For readers of the Washington Post, the outlook for last Wednesday was unexceptional. “Mostly sunny and warm,” the weather box in the front-page header predicted. Ditto Thursday.
In essence, the New York Times’ Washington edition did not disagree. And yet lurking in the Times’ report was a touch of whimsy, a suggestion of unexplored possibilities. “Brighter,” it said, the day would be, “and a bit less humid.” As for Thursday, “ample sun” would be provided. “Ample for what?” the reader might wonder. And will a “bit less” in the humidity department accommodate a walk to work or even a drink after work at an outdoor cafe? Checking the more detailed outlook on page A13, one was further alerted that, come the morrow, “a mixture of puffy clouds and wispy cirrus will cross the sky …”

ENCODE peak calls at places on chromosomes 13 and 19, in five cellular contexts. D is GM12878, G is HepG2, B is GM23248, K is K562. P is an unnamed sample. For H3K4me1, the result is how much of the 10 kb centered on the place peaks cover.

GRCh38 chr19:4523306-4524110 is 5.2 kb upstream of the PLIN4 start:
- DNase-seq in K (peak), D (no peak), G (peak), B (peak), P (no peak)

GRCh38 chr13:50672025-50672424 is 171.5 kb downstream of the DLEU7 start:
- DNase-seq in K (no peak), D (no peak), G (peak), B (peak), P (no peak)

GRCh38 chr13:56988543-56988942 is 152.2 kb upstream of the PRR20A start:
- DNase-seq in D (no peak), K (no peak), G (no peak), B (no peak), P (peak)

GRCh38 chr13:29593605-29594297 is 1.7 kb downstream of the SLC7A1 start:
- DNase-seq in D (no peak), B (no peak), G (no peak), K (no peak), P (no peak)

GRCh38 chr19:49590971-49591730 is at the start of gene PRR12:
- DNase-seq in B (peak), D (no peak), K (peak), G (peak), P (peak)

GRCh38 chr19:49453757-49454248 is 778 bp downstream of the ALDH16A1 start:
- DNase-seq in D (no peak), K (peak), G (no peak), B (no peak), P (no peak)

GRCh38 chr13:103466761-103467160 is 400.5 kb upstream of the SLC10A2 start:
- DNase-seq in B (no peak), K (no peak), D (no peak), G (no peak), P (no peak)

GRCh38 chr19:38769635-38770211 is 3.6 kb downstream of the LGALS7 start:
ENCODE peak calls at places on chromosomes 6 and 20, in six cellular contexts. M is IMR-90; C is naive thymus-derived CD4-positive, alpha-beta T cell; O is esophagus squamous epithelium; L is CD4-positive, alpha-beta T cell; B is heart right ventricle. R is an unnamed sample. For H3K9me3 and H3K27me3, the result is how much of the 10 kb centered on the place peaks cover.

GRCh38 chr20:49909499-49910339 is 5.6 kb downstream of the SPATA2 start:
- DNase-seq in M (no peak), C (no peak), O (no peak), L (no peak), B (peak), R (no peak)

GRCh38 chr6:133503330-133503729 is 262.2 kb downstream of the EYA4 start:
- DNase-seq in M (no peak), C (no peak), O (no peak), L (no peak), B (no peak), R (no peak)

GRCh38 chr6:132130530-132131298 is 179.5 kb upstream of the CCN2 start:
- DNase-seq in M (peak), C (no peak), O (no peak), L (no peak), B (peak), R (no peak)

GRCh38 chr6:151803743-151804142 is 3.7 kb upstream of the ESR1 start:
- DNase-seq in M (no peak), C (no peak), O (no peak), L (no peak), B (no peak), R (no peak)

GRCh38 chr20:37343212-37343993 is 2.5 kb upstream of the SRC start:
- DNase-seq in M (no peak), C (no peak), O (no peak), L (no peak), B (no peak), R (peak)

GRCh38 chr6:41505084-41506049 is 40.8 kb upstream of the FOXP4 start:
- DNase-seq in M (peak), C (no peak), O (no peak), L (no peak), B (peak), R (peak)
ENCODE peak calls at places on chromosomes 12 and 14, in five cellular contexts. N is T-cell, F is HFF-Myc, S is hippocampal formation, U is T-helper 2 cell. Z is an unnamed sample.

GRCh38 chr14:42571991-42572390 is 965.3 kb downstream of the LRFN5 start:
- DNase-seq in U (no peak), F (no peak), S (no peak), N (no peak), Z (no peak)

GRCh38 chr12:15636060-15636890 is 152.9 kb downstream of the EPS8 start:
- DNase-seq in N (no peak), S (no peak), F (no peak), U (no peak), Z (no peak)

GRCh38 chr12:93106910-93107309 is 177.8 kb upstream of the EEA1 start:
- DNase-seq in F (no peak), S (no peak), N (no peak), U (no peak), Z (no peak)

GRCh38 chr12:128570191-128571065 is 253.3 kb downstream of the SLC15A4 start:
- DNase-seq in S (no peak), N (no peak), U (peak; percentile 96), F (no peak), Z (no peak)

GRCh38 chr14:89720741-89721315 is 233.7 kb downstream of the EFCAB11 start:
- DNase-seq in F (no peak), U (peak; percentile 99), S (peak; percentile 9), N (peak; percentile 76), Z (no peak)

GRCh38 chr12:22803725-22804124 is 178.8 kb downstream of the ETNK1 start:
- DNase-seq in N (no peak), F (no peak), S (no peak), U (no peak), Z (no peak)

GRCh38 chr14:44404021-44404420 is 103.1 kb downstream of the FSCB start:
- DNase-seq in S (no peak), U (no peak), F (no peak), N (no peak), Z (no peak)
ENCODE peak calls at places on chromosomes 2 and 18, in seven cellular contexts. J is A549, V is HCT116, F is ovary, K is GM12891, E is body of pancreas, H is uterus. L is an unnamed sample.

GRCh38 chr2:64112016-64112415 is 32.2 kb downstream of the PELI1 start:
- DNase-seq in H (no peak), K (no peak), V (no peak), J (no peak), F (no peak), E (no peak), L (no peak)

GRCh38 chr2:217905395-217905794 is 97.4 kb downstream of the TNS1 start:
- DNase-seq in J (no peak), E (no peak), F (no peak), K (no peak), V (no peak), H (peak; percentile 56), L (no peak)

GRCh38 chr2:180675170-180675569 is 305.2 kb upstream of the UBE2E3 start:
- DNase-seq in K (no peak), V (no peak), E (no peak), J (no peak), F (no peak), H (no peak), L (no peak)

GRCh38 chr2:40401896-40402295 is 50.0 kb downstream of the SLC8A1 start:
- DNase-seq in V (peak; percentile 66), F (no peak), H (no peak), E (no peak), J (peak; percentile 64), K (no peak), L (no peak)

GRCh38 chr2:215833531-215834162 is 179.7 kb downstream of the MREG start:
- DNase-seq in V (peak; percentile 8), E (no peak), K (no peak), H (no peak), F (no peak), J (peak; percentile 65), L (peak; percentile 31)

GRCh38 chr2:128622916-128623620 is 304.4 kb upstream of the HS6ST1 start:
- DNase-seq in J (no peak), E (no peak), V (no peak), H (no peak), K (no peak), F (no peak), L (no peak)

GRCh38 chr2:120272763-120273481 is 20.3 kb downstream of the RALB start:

Alas, the Times’ Weather Poet makes only occasional appearances. Nor do the constraints imposed by space and subject matter permit a fully developed lyricism. Yet, much can be conveyed by a few well-chosen words. Consider, for another example, Tuesday, May 16, when readers were apprised that while the day would witness “fading sunshine … Tomorrow, perhaps a shower.” Such is life. Or Thursday, June 8, when the Times’ national forecast predicted that “a strong warming trend will blossom in much of the East.” Blossom. No doubt the perfume was enchanting.
Or the following Wednesday, when the reader was put on notice that the next day would be not “hot and humid,” as the Post would boringly have it, but “sultry.” Sultry. Now, that’s an evocative word. It reminds me of a naughty ditty that a British friend of my father used to recite: “When the weather is warm and sultry, I scarcely think of adultery. But when Jack Frost is in the air, au contraire …”